Wildfires Rage Across Southern Europe as Climate Alarm Sounded

Emergency services battled wildfires in parts of southern Europe on Wednesday as London warned that the fight against climate change needs to be stepped up after Britain’s hottest day.

Fires fueled by high winds in the mountains north of Athens forced the evacuation of hundreds of people, including hospital patients, and fuel tankers escaped from a forest fire near the Tuscan city of Lucca in central Italy.

A severe heat wave, blamed by scientists and climatologists for global warming, swept across southern Europe last week. Although the brutal heatwave has subsided, mercury readings have started to rise again in Portugal and Spain.

Armando Silva, the civil protection chief of Portugal’s northern region, said rising temperatures and strong winds were making it difficult to fight the country’s largest wildfire, which has burned 10,000-12,000 hectares (38-46 square miles) in and around the municipality of Murca since Sunday.

In Spain, emergency workers are battling fires in five regions, while the national weather service AEMET is also predicting high temperatures.

Wildfires have been burning in many parts of Italy, with 14 cities including Rome, Milan and Florence under the country’s worst heat wave warning on Thursday, which is due at 9 a.m. on Wednesday.

Temperatures are expected to reach 40C in northern and central areas this week, forecasters said.

The mark was Britain’s first on Tuesday, breaking the country’s previous record high of 1.6 degrees.

Britain’s Met Office Chief Science and Technology Officer Stephen Belcher said if greenhouse gas emissions are not reduced, the country could see the same heat wave every three years.

London Mayor Sadiq Khan, a member of the opposition Labor Party, issued a similar warning.

“The sad reality is that this is the future of London and the UK if we don’t act hard now on the climate crisis,” he said.

Treasury Secretary Simon Clarke said Tuesday’s “amazing, unprecedented” record served as a “reminder of the importance of tackling climate change”.

British engineers raced to repair railway tracks trapped in the heat on Wednesday as firefighters worked through the night to put out a wildfire in London on Tuesday, its busiest day since World War II.

High wind

Further south on mainland Europe, massive wildfires continue to rage.

A thick cloud of smoke darkened the sky over Mount Penteli, 27 kilometers north of Athens, Greece, as nearly 500 firefighters, 120 fire engines and 15 water-carrying planes tried and continued to control the blaze that broke out on Tuesday. To burn on several fronts.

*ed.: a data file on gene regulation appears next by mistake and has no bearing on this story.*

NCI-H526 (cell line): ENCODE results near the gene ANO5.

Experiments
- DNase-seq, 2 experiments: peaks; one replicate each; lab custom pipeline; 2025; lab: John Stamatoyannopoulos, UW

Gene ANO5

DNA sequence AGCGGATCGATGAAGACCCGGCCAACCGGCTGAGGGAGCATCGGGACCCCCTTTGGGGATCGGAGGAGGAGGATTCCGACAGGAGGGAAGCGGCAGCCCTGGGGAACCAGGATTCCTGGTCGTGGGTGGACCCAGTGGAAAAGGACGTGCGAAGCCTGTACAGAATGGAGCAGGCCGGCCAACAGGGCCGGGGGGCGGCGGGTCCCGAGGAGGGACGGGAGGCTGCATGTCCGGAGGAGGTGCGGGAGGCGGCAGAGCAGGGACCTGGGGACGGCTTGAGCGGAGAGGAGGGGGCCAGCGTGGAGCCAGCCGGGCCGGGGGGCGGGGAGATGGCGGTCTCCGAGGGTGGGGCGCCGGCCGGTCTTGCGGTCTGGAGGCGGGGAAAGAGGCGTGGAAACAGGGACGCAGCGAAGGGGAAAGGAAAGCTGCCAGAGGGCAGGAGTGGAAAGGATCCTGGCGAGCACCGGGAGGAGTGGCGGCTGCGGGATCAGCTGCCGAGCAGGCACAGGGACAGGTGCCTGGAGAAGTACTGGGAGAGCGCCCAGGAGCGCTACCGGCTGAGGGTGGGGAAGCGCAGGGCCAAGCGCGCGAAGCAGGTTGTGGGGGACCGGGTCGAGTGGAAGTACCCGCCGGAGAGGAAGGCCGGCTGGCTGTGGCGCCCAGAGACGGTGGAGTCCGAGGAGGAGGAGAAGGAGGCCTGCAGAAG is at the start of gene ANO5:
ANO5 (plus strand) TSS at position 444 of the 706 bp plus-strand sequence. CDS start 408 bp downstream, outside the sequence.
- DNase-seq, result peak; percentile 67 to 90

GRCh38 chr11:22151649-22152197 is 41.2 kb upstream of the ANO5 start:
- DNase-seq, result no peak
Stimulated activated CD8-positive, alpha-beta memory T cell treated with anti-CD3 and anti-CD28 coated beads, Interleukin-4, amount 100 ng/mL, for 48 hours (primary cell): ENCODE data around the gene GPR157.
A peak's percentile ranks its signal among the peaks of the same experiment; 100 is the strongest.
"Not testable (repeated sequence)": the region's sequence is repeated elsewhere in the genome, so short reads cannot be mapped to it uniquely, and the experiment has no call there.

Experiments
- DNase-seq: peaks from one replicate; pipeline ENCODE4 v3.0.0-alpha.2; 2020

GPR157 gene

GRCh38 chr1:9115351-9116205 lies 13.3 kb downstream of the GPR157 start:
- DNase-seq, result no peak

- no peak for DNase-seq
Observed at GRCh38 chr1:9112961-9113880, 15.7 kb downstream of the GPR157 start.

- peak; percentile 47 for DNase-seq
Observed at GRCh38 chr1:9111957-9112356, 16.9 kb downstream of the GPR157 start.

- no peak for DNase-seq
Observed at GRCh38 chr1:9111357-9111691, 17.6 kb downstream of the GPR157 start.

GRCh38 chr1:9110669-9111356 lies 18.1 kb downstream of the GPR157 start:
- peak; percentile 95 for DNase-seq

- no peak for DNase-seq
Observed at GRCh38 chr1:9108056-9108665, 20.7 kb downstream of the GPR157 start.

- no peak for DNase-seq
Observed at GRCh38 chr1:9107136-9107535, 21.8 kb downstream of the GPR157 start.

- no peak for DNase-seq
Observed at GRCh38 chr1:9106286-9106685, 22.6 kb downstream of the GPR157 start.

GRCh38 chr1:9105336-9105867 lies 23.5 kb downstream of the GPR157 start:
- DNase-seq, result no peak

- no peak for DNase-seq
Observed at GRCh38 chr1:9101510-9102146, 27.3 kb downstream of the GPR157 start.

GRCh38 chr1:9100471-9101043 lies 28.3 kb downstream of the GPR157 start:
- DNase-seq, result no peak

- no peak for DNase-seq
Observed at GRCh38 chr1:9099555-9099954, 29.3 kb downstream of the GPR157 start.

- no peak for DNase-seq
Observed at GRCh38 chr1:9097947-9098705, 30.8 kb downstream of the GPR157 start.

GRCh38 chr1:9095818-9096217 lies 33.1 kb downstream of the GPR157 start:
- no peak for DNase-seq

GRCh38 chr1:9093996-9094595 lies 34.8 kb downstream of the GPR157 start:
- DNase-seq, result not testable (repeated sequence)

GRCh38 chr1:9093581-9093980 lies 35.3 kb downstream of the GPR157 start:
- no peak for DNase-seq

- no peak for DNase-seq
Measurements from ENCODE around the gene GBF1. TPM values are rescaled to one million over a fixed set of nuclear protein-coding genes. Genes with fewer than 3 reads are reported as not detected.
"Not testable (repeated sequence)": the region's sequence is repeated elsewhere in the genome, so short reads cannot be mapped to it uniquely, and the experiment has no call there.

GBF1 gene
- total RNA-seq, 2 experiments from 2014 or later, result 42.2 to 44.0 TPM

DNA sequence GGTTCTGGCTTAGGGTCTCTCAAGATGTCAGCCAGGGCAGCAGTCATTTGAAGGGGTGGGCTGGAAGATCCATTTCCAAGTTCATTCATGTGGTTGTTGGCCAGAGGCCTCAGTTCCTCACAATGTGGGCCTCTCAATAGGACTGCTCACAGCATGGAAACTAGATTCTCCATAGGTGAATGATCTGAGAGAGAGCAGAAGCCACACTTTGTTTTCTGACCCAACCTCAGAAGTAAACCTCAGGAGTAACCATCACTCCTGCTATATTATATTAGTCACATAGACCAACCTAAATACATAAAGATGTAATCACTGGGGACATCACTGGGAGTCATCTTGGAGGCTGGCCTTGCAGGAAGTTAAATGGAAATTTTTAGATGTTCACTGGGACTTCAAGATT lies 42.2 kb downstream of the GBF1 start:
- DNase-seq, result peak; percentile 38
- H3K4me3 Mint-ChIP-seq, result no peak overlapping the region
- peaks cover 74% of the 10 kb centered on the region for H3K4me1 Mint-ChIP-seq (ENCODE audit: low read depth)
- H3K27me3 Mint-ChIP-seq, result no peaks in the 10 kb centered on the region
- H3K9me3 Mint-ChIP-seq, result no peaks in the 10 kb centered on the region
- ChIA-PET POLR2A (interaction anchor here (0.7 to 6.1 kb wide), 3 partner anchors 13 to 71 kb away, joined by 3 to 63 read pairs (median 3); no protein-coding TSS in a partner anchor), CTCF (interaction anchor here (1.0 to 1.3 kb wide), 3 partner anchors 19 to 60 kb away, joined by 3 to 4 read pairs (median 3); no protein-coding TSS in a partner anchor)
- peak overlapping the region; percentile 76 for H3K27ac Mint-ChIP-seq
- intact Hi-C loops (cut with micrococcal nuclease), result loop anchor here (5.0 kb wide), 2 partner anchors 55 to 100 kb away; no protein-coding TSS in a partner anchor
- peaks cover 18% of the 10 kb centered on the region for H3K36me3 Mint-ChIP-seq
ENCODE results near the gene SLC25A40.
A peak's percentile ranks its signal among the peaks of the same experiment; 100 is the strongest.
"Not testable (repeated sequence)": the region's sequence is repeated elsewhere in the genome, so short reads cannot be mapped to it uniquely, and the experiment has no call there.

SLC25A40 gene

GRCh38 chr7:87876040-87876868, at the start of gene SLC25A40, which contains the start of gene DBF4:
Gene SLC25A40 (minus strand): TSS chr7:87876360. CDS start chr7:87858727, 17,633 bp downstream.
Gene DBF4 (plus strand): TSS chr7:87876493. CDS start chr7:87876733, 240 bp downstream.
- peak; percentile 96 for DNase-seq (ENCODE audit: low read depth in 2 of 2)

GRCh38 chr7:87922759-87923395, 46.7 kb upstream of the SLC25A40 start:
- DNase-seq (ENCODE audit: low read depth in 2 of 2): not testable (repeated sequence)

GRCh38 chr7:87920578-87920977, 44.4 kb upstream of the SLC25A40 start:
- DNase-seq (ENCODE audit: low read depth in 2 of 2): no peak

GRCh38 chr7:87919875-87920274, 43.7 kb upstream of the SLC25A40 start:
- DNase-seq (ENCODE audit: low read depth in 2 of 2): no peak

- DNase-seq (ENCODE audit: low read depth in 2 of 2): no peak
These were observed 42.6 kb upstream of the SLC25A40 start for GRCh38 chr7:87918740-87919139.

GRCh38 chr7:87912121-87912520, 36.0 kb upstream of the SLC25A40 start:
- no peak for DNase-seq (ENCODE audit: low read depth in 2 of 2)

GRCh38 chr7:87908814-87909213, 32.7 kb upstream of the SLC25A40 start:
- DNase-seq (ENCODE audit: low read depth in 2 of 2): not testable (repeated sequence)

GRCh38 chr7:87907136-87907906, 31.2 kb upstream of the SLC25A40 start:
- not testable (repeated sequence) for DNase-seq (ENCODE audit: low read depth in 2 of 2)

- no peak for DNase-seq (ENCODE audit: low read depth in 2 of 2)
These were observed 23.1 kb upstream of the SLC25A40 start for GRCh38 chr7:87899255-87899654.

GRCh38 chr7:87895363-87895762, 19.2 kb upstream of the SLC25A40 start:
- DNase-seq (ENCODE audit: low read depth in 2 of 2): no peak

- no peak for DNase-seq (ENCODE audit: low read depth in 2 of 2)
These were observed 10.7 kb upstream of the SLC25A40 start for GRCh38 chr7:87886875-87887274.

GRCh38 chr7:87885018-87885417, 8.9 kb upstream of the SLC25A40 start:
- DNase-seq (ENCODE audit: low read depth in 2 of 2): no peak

Authorities said they had evacuated nine settlements. A hospital and the National Observatory of Athens were also evacuated and police rescued at least 600 residents from areas hit by the fire.

“Due to the strength and speed of the wind, the fire will change direction throughout the night,” Fire Ministry spokesman Yannis Artopios said in a televised statement.

Strong storms are forecast to continue through Wednesday afternoon.

Last year, wildfires destroyed 300,000 acres (about 470 square miles) of forest and scrubland in the country’s worst heat wave in 30 years.

Firefighters in Italy’s central Tuscany region battled a wildfire near the city of Lucca that has destroyed 560 hectares (2.15 square miles) of forest for a third day, officials said.

The fire raged through the night, forcing the evacuation of about 500 people, reaching some villages and causing some liquefied gas tanks to explode, regional governor Eugenio Gianni said on Twitter. “Because of the wind, some fronts have strengthened,” he added.

Residents have been urged to stay indoors after a wildfire broke out on Tuesday in the Carso area of ​​the northeastern Friuli Venezia Giulia region, which borders Croatia and Slovenia.

State-owned shipbuilder Fincantieri was forced to close its factory in the port city of Monfalcone, which employs 3,000 people.

In France, where firefighters in the southwestern Gironde region have been battling massive forest fires since July 12, Agriculture Minister Marc Fesneau said more money was needed to deal with such disasters.

“We have to face a very special situation,” he said, referring to the damage in Brittany and southern France.

President Emmanuel Macron was due to visit the Gironde region on Wednesday as France’s heat moved eastward, with improved weather conditions helping to control the fires, local officials said.

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